food / travel

Italian Island Of Capri Wages War On Noise Pollution

Italian Island Of Capri Wages War On Noise Pollution

To make sure the chic island getaway offers maximum R&R, Capri wants to limit the use of heavy machinery in summer months. August will be completely silent – except, of course, for all the tourists.

Capri (shoobydooby)

CAPRI – This island is already known for its breathtaking scenery and VIP parties. Now Capri is offering tourists another treat: peace and quiet.

Authorities have prepared a series of regulations to safeguard visitors' siesta time. Police official Marica Avellino has signed a directive to limit noise on the island. The ordinance will go into effect during tourist season: between April and October. Violators will be punished with fines of between 50 and 500 euros.

The new law goes into great detail regulating the use of farming and construction machinery. The use of noisy farming equipment is only allowed four hours a day, between noon and 2 p.m., and between 6 p.m. and 8 p.m. In the construction sector, only manual work is permitted, however noisy, and just during limited hours: between 9 a.m. and 1 p.m. in the island's center and in Marina Grande, Capri's main harbor; and between 8 a.m. and 8 p.m. on the rest of the island.

However, all farming or construction machinery, even if used for public works, is banned in August, the peak of the summer holiday season. Capri had already enforced similar rules in 1999, but not to the same extreme degree.

Avellino wrote in the directive that several hotels had complained about excessive noise caused by construction activities. "We deemed it indispensable during the whole tourist season to safeguard the peace and quiet of our guests, an essential part of what we offer," she said.

The customer may always be right, but construction workers and gardeners worry that their work will grind to a halt. They demanded a meeting with Capri's mayor, Ciro Lembo, insisting the strict noise ordinances be lifted, or at the very least revised.

Under the new rules, the mayor can in fact allow certain work to go ahead under extreme circumstances, or if it is deemed to be in the best interest of the island's population.

Environmentalists on the island welcomed the move. "The anti-noise ordinance is extremely interesting," says Francesco Emilio Borrelli, regional representative for the Greens. "It could be used as a model for all the cities in the area." Still, Borrelli says the Capri regulations don't go far enough, noting that there is no mention of muffling the island's biggest source of noise pollution: the local power plant.

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Dutch Cities Have Been Secretly Probing Mosques Since 2013

Revelations of a nationally funded clandestine operation within 10 municipalities in the Netherlands to keep tabs on mosques and Muslim organizations after a rise in radicalization eight years ago.

The Nasser mosque in Veenendaal, one of the mosques reportedly surveilled

Meike Eijsberg

At least ten Dutch towns and cities have secretly used a private agency to probe mosques and other local religious organizations, Amsterdam-based daily het NRC reports in an exclusive investigation.

The clandestine operation — funded by NCTV, the National Security Services, the Netherlands' leading counter-terrorism agency — was prompted by the social unrest and uncertainty following multiple terror attacks in 2013, and a rise in Islamic radicalization.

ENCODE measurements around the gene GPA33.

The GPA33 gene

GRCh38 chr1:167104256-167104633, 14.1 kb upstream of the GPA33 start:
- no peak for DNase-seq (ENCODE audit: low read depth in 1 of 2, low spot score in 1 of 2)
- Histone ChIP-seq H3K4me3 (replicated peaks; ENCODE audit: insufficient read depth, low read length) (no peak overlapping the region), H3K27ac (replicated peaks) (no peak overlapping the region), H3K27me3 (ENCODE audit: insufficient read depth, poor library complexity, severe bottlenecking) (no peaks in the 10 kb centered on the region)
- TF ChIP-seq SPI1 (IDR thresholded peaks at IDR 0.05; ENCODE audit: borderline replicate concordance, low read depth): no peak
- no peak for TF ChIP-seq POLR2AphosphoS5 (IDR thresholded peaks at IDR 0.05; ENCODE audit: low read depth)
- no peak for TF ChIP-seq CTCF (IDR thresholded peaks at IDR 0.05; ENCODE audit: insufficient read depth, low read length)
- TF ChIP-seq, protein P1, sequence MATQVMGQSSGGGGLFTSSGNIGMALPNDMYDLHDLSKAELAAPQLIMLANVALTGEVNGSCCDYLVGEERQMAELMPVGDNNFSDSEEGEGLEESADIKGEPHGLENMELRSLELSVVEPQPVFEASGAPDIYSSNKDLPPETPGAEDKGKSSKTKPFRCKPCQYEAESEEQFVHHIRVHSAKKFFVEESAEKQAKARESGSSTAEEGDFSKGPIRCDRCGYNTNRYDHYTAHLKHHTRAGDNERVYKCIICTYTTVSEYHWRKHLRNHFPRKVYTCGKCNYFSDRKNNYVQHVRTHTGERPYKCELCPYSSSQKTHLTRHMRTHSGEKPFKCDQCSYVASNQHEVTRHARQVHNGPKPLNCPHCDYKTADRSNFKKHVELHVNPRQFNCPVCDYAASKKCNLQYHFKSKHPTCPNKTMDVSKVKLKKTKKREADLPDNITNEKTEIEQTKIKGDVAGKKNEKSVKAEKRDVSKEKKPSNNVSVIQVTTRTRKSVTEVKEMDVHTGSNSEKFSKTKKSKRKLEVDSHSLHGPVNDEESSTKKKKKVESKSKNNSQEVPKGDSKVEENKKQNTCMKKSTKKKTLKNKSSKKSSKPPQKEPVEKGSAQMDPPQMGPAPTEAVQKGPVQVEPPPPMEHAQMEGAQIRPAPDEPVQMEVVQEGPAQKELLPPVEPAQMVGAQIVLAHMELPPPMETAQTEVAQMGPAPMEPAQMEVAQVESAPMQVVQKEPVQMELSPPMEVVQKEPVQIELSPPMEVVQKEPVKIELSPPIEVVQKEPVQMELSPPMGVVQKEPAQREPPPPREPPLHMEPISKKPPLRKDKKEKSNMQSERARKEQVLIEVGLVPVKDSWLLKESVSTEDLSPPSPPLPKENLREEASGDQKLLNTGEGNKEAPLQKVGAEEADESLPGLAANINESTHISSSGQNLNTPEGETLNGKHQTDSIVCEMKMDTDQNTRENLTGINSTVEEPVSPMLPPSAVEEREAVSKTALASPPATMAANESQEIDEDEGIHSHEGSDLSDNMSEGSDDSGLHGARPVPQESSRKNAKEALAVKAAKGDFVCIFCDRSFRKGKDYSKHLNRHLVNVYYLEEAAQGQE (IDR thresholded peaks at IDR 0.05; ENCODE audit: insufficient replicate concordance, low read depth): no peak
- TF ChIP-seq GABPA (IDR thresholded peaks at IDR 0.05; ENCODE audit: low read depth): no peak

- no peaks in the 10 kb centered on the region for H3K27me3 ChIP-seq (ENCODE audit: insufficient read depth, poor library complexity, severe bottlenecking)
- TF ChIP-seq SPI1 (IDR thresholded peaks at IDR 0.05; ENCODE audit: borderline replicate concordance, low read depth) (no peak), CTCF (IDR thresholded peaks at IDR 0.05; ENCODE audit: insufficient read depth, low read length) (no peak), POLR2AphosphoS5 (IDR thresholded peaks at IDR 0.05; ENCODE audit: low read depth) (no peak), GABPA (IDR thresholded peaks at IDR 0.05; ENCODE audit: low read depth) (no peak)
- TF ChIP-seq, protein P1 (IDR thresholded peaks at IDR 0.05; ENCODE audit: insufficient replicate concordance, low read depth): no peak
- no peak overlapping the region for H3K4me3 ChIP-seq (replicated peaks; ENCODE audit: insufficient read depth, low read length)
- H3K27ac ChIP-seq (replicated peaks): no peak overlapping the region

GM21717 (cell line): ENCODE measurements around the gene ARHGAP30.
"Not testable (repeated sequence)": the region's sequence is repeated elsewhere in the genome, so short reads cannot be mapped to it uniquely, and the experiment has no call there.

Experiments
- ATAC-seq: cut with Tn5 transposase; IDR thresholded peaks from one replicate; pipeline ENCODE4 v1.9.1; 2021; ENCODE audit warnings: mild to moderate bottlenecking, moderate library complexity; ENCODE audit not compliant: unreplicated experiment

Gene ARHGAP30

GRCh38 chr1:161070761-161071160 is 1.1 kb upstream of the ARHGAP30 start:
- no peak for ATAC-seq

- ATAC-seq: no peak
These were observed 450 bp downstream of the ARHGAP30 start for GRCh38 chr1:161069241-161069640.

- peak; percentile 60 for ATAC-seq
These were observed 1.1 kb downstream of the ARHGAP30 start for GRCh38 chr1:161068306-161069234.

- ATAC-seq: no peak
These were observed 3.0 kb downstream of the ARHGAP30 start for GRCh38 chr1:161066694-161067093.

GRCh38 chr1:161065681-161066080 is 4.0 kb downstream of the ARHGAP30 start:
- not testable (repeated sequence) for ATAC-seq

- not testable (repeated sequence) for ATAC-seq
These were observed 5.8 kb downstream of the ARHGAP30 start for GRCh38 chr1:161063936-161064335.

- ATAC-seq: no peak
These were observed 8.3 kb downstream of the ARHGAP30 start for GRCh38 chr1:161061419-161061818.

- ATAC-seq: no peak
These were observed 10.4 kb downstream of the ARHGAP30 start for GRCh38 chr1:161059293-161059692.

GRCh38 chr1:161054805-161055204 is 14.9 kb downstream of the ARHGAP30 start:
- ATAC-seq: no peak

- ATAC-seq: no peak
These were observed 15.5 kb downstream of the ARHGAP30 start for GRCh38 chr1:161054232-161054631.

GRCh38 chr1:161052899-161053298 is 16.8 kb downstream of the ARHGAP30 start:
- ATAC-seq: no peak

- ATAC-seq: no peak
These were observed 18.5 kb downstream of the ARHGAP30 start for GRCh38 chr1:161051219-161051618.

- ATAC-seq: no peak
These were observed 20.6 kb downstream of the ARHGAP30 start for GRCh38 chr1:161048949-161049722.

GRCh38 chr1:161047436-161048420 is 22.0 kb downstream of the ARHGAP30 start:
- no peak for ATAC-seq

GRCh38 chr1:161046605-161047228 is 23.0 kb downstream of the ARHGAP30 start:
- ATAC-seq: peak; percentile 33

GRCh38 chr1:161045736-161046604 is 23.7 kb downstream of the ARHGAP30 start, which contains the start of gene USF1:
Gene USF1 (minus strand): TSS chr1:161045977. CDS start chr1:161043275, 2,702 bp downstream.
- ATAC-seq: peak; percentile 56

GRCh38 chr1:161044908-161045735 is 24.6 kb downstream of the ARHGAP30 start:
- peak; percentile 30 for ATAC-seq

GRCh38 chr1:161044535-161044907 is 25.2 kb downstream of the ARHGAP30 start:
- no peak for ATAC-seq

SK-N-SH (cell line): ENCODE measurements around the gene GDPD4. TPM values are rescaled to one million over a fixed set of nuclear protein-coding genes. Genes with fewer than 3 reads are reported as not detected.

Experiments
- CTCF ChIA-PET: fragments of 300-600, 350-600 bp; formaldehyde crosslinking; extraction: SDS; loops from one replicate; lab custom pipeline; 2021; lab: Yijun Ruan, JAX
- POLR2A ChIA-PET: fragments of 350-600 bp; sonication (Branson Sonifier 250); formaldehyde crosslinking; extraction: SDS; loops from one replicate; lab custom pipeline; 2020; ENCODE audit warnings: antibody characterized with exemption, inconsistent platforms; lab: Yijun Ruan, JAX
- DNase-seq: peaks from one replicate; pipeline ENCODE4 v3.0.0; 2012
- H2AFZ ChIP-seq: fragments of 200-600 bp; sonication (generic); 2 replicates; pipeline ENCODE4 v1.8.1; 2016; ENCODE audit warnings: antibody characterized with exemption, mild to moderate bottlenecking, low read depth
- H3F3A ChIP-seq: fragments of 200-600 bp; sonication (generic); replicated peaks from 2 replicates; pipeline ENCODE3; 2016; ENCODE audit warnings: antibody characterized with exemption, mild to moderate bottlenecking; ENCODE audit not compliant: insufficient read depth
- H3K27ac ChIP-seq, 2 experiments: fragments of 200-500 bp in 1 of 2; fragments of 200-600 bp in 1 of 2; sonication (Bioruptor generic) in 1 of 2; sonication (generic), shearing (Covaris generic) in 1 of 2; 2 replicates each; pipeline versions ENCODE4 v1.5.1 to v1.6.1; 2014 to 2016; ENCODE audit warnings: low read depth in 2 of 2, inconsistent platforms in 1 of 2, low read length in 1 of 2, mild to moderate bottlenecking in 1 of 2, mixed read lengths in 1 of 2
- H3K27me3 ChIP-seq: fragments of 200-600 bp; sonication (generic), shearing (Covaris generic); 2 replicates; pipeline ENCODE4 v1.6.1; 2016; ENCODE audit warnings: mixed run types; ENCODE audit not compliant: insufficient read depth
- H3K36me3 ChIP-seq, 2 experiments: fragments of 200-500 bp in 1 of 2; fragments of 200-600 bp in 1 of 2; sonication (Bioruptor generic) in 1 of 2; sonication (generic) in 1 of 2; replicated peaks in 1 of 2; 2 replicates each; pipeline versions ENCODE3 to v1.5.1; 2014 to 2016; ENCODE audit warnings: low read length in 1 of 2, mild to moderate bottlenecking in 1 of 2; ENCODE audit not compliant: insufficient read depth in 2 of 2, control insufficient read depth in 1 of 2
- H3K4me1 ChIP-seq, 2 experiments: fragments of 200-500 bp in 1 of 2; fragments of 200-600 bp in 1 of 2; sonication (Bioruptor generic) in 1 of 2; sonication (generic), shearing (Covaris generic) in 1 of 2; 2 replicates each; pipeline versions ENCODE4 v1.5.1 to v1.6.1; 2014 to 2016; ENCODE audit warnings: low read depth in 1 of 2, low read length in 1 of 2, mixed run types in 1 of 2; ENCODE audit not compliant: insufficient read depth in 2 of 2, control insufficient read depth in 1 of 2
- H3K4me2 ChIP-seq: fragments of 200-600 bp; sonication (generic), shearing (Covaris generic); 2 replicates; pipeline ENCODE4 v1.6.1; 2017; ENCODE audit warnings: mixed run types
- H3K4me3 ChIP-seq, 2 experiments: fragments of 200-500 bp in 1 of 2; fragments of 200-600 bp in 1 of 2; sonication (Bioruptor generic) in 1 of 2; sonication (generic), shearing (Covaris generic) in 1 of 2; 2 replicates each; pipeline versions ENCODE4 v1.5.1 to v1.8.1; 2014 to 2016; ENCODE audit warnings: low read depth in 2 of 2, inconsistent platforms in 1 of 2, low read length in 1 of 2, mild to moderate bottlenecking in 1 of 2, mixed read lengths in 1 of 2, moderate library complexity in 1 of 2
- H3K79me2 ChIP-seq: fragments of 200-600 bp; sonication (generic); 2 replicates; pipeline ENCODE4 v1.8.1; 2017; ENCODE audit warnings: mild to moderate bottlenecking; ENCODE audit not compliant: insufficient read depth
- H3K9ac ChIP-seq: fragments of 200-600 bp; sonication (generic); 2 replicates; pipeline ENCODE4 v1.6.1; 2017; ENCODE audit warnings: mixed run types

The NCTV, which advises and financially supports municipalities in countering radicalization, put the municipalities in touch with Nuance by Training and Advice (Nuance door Trainingen en Advies, NTA), a private research agency based in Deventer, Netherlands. Among the institutions targeted by the investigations, which came at a cost of circa 500,000 euros, were the Al Mouahidin mosque in the central Dutch town of Ede, and the Nasser mosque east of the city of Utrecht, according to NRC.

Photo of people standing on prayer mats inside a Dutch mosque

Praying inside a Dutch mosque.


Broken trust in Islamic community

Unlike public officials, the private agency can enter the mosques to clandestinely research the situation. In this case, the agents observed activity, talk to visitors, administrators, and religious leaders, and investigated what they do and say on social media.

All findings then wound up in a secret report which includes personal details about what the administrators and teachers studied, who their relatives are, with whom they argued, and how often they had contact with authorities in foreign countries, like Morocco.

Leaders of the Muslim organizations that were secretly probed say they feel betrayed.

It is unclear whether the practice is legal, which is why several members of the Dutch Parliament are now demanding clarification from the outgoing Minister of Justice and Security, Ferd Grapperhaus, who is said to be involved.

"The ease with which the government violates (fundamental) rights when it comes to Islam or Muslims is shocking," Stephan van Baarle, member of the leftist party DENK, told De Volkskrant, another Dutch newspaper.

Leaders of the Muslim organizations that were secretly probed say they feel betrayed. Hassan Saidi, director of one of the mosques investigated, said that the relationship with the local municipality had been good. "This puts a huge dent in the trust I'd had in the municipality," he told the Dutch public broadcaster NOS.

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